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By Margo Limmer

The heart, at its base, is a pump. What does it pump? It pumps blood throughout the rest of the body. Why? To circulate oxygenated blood. There are a few important figures to understand when trying to understand how we quantify the functions of the heart.

Cardiac Output: The Basics

Heart Rate

Heart rate is the most understandable and accessible cardiac vital sign. Quantified in beats per minute, or BPM, the heart rate is counting how many times the heart beats every minute.

Stroke Volume

Stroke volume can seem more complicated to new providers, especially since it doesn’t often get calculated in the field. But it is a surprisingly simple concept, meaning the amount of blood the heart pumps in one heartbeat.

Cardiac Output

Now that we know the definition of these 2 figures, we can multiply them to calculate the cardiac output. The equation is:

Stroke Volume  x  Heart Rate  =  Cardiac Output


For example, if the heart was beating at a rate of 80 BPM, with a volume of 60 ml, the cardiac output would be 4800 ml.

When the heart is at a higher demand, like during exercise or strong emotional reactions, the heart rate can rise, which also raises the cardiac output. On the other hand, when there are irregular and ineffective heart beats like Ventricular Fibrillation, and the ventricles don’t pump correctly, the cardiac output decreases due to the lowered volume of blood the heart is pumping.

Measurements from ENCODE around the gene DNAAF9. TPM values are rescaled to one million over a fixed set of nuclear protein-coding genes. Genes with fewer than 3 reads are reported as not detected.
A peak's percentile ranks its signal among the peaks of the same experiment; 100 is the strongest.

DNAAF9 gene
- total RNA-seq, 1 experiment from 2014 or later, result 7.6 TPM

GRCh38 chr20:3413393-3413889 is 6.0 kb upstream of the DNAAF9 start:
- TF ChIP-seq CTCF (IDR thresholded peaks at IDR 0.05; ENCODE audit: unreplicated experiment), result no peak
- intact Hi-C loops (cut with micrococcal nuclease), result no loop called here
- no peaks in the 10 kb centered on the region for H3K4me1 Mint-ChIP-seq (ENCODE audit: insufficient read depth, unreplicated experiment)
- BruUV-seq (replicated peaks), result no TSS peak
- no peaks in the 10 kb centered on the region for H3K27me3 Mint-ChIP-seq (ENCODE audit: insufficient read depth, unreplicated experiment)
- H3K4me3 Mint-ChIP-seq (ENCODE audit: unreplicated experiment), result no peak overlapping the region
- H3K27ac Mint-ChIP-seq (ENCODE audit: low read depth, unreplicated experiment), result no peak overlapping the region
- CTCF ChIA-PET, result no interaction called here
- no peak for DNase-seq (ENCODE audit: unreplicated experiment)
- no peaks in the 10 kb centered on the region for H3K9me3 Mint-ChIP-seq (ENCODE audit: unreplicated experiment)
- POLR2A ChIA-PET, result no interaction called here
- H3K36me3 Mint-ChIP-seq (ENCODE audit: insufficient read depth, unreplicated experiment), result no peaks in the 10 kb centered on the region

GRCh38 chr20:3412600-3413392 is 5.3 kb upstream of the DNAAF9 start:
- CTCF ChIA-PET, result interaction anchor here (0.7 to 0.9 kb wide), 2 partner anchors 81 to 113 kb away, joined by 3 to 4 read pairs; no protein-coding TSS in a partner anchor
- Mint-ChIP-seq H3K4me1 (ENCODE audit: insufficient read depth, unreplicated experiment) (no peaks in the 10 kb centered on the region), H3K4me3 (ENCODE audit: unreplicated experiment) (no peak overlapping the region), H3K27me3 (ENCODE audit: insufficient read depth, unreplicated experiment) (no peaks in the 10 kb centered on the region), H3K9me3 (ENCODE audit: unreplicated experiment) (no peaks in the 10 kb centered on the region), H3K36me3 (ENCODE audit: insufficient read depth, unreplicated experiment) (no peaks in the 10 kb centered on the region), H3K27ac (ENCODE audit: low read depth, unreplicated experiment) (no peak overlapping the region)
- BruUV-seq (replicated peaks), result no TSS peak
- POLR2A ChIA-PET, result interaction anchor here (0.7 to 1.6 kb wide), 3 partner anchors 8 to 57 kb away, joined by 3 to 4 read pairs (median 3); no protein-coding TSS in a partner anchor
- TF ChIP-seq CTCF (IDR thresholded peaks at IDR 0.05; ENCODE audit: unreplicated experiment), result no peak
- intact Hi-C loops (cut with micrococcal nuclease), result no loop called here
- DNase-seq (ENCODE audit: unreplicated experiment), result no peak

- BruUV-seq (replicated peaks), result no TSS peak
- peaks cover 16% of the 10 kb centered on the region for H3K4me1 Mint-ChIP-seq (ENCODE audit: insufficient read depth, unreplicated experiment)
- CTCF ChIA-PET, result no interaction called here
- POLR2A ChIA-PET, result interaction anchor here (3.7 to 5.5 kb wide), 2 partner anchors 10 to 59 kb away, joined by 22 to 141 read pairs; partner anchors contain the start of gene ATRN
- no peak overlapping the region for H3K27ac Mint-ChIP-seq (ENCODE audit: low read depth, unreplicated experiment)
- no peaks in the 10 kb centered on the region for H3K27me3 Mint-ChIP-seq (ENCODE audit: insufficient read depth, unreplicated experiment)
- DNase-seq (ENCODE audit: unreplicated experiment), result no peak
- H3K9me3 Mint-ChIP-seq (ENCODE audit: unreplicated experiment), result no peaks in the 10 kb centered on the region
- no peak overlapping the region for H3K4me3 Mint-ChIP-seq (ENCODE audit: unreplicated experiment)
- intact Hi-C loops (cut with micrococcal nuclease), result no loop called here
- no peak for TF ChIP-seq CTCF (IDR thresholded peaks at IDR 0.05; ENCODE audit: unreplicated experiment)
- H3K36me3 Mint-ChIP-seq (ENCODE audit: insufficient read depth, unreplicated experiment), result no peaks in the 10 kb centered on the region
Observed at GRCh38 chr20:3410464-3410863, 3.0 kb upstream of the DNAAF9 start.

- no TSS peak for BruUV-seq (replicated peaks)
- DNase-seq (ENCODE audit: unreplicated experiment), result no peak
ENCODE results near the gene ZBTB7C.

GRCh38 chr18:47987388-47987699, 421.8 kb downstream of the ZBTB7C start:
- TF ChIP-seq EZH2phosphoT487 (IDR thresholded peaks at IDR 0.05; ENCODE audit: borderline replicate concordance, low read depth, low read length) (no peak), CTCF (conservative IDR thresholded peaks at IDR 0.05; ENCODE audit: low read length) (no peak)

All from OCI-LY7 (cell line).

The Frank-Starling Mechanism

Another key piece of information is the Frank-Starling Mechanism. This is a process that dictates the heart’s response to changes in the amount of venous return. Here are the key ideas to understand the components of the Frank-Starling Mechanism:


Preload is the degree to which the heart muscles stretch to fit the blood that fills the ventricles.

End-Diastolic Volume (EDV)

EDV is the amount of blood present in the heart’s ventricles at the very end of the relaxation phase (diastole) just before they contract to pump blood out. It’s the maximum volume of blood the ventricles can hold during the cardiac cycle.

Preload is the degree to which the heart muscle stretches, and EDV is the volume of blood during the end of the relaxation phase.


The Frank-Starling Mechanism works by responding to changes in the volume of blood returning to the heart. When the heart’s chambers are filled with a larger volume of blood (increased preload), the muscle fibers of the heart stretch. This stretching leads to a more forceful contraction and a subsequent increase in stroke volume, ensuring that the heart pumps out more blood with each beat. Barring irregular heart beats, more EDV leads to more preload, which then results in a higher stroke volume.

While we cannot calculate the exact stroke volume, and therefore cardiac output, the concept can help us understand shock, how it presents, and the physiological process.


Margo Limmer is an EMT at Alfred Fire Rescue in Alfred, Maine. She completed her EMT course and passed the NREMT in 2022. She is currently studying Criminology at the University at Buffalo.

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